The more traveling I do, the more wise I become (gerbie) wrote,
The more traveling I do, the more wise I become

Too much time while waiting for a new passport

86. Shena MacKay - The orchard on fire

Another book about growing up in the fifties, this time in smalltown Britain. A tragic story about two girls growing up, one who gets beaten at home by her parents, whereas the other gets chased by an old man who kisses her every time his wife isn't there. In between the terrible bits, the girls are like real girls, they play, go to school and have to help in the shops of their parents. I liked reading it, at some points the story is very touching, though by some people it might be considered a book for softies.

87. Ed McBain - Jack and the beanstalk

I've read dozens by him now, mostly about the famous 87th precinct, though only recently discovered Matthew Hope, the Florida attorney who starrs in many of his other books. Simple whodunnit stories are nice to read inbetween heavier books, light reading and with McBain I know I can't go wrong. There are only a few detective authors that I consider worth reading, he is one of them. McBain also is known as Evan Hunter and writes books that are a tad more difficult and have something more to them. I just read a review of his latest book which was a cooperation between Hunter and McBain. Hmm, nice idea, might be worth trying.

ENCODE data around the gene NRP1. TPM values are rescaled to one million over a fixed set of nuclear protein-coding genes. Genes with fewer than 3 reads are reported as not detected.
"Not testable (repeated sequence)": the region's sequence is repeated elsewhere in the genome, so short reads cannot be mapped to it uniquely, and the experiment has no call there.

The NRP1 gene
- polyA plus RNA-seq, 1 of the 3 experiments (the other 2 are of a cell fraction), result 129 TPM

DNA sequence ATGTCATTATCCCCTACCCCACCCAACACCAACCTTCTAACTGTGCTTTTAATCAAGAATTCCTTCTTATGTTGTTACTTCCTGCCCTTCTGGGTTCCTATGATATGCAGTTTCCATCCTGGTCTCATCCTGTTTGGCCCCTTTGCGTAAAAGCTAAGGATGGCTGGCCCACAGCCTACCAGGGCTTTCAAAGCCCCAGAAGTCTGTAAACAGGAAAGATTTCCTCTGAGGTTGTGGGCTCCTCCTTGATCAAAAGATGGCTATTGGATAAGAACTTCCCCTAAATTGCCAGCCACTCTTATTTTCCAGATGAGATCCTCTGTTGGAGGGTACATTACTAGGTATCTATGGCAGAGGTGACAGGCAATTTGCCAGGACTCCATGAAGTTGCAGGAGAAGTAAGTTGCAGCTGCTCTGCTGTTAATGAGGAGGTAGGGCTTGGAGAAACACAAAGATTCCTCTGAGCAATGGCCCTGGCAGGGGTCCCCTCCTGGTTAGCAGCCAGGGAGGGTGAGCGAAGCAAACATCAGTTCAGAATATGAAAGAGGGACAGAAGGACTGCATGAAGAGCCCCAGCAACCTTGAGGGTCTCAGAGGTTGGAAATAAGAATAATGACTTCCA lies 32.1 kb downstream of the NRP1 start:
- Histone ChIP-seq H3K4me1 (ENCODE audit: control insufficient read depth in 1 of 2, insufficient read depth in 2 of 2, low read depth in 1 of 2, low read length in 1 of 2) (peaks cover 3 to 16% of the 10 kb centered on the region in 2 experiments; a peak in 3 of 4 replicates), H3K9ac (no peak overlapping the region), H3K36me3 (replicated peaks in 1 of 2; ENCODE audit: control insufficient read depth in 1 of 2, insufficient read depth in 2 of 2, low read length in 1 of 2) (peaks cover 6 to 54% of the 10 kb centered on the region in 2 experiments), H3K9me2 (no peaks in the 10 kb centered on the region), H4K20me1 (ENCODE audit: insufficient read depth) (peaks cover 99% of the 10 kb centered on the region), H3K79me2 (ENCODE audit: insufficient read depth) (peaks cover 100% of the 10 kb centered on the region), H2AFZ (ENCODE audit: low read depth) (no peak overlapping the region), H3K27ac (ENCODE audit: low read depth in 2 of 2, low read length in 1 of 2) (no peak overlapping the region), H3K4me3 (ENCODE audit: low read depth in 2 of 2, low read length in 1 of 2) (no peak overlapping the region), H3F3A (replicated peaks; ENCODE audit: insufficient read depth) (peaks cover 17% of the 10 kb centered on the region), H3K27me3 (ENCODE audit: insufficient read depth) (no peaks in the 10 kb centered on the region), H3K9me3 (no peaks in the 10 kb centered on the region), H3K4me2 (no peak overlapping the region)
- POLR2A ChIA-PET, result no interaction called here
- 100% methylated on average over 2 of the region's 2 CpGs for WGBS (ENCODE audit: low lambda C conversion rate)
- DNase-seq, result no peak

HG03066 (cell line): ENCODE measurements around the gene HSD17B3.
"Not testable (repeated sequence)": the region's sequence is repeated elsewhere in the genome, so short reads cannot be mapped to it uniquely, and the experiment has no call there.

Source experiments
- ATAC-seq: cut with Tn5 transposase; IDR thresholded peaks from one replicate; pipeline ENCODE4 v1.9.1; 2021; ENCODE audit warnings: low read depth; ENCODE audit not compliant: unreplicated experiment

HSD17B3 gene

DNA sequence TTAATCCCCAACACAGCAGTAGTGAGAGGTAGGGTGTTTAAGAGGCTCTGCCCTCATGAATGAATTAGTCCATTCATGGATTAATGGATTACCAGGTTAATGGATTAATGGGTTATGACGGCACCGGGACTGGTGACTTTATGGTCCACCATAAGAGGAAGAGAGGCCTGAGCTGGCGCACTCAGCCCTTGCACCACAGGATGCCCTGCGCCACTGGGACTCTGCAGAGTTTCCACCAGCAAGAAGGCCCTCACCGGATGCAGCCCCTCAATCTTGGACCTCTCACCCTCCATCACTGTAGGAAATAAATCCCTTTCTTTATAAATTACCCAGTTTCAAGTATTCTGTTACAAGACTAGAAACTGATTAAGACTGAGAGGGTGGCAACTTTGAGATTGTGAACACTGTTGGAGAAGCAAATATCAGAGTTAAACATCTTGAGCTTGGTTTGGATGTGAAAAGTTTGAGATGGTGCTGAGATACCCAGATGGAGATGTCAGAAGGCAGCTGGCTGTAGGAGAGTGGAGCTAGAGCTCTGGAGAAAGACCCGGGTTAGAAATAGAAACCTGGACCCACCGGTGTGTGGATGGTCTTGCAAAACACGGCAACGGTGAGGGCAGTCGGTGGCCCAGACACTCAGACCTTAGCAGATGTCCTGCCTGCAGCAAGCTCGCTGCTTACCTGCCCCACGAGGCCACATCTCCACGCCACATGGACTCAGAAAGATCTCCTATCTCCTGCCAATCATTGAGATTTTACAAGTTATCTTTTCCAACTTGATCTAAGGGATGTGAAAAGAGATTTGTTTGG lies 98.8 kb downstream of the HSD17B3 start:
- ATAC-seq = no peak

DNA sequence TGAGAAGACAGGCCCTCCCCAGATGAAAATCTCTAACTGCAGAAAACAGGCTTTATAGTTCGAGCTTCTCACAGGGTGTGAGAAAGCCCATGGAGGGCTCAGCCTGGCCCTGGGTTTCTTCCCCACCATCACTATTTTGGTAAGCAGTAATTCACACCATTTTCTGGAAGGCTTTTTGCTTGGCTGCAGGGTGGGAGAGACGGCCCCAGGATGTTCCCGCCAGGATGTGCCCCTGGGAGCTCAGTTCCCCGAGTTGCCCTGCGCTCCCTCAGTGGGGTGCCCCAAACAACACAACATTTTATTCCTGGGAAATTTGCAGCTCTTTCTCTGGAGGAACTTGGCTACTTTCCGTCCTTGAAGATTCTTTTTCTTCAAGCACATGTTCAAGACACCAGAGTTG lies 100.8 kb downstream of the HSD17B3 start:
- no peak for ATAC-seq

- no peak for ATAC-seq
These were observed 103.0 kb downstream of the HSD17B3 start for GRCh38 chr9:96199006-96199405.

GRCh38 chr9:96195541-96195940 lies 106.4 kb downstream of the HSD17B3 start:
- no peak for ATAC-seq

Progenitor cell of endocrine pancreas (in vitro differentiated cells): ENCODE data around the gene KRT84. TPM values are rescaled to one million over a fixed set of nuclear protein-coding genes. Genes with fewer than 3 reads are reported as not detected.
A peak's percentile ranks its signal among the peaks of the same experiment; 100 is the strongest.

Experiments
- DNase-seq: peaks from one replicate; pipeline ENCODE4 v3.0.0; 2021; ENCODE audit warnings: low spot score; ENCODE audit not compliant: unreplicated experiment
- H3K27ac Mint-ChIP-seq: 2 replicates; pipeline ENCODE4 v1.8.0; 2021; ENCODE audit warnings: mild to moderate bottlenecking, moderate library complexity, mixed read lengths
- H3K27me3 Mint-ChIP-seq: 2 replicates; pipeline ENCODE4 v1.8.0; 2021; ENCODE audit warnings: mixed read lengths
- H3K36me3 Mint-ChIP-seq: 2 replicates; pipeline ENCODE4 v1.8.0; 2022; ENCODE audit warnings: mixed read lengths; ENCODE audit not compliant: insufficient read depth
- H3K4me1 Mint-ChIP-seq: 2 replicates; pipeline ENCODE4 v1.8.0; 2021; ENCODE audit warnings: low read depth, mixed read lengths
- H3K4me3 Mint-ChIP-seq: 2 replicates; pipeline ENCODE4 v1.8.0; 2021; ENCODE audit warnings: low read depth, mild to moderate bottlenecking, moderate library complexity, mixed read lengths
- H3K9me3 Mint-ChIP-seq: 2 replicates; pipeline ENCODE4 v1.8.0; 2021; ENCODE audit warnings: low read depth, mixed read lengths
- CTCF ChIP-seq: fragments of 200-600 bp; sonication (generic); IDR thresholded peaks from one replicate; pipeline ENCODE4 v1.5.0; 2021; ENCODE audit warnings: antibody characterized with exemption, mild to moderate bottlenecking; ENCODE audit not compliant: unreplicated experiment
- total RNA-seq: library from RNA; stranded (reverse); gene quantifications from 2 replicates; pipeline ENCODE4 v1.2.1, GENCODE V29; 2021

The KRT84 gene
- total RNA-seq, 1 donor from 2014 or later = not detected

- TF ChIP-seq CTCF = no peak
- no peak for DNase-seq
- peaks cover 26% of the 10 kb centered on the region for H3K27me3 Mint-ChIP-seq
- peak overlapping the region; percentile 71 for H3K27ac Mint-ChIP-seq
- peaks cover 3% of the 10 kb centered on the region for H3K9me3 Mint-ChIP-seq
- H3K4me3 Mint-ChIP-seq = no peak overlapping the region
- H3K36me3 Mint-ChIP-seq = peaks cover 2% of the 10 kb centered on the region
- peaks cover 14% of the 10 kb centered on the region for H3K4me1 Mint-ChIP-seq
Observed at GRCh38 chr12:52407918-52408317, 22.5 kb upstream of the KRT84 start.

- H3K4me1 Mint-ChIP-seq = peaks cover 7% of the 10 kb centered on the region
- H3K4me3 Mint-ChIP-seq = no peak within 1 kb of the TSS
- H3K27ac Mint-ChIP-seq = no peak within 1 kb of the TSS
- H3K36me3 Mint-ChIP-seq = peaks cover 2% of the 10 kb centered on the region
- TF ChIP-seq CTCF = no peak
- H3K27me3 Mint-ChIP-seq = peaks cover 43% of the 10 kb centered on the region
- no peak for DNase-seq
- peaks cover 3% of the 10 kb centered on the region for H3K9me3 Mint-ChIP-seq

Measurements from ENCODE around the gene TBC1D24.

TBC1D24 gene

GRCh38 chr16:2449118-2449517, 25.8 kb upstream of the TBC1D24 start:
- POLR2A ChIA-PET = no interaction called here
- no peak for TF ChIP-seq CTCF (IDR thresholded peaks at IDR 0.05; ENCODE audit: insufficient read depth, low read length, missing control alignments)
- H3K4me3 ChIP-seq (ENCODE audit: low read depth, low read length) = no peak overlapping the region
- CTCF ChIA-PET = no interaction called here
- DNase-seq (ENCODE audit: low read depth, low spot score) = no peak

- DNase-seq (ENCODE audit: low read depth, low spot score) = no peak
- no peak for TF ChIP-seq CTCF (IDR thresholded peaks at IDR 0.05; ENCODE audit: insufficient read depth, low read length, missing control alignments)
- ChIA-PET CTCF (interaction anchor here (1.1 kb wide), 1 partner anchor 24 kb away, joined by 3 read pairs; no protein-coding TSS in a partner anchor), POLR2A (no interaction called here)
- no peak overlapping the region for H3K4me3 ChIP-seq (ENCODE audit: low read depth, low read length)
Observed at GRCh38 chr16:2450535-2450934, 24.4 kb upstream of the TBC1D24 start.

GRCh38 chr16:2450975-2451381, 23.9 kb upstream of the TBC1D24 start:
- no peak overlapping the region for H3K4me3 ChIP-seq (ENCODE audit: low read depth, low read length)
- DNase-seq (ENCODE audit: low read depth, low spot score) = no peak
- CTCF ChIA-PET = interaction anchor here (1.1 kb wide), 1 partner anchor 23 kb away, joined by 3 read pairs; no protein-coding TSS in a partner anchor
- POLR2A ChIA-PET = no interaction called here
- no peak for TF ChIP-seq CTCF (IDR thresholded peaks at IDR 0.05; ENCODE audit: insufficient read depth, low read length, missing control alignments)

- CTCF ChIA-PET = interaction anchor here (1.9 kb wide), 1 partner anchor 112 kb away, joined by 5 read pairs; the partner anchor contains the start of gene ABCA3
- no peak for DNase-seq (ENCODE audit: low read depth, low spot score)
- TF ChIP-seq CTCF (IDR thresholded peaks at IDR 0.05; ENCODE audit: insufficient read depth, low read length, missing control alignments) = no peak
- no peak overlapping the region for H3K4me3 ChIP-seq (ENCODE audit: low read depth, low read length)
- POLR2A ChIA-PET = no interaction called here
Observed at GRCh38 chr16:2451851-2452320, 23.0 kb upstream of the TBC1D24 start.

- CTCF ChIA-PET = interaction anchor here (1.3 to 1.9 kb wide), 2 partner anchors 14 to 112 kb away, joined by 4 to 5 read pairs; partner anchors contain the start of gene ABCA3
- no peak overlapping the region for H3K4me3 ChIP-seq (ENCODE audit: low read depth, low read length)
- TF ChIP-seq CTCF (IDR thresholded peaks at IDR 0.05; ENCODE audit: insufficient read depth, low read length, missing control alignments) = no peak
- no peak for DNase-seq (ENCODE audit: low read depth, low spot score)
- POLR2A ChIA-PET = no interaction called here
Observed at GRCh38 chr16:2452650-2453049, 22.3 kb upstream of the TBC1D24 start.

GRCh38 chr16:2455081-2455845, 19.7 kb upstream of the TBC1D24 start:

88. Karen Kijewski - Kat's cradle

And she's another one. This series is about Sacramento P.I. Kat Colorado. I started reading her books coincidentally last year. The first book I read by her was a misprint, though I didn't realise until later when I found thirty something pages for the second time, with the same number completely missing. I still got the plot though, which does say something. Not heavy literature then. I still tried a next one and enjoyed it, have read at least 5 by now and still like reading them. Kat always ends up in a different part of society, adapts easily, has problems with her boyfriend Hank, throughout the book discovers that things aren't as everybody wants her to believe, gets into problems herself but always survives and solves the problems in the end. Sometimes it's fun to read books that are predictable.

89. Jonathan Marlen - The greening of Copeland park

A simple story about a park in Darlington, a famous suburb in Sydney in between the center of town and the extreme underworld of Kings Cross. The neighbourhood sees the park go downhill and starts doing things about it, as the city council obviously doesn't. Nothing special about this book, though if you now (more or less) where it's based, you read it differently. Some of the characters in the book are interesting, you do feel that you get to know them a bit. For 50 cents a good buy.

90. Chuck Wachtel - Joe the engineer

Another one for 50 cents, same category I'd say. Some funny things, some good ideas, though nothing special. Joe and his wife have plenty of problems, the standard lower middel class things I'd say, in this case exaggerated. Based in New York, I still had the idea that this book was aimed for an English public, though I don't know where I got that idea. Passed the time, if you're bored read it, if you've found something else, forget it.

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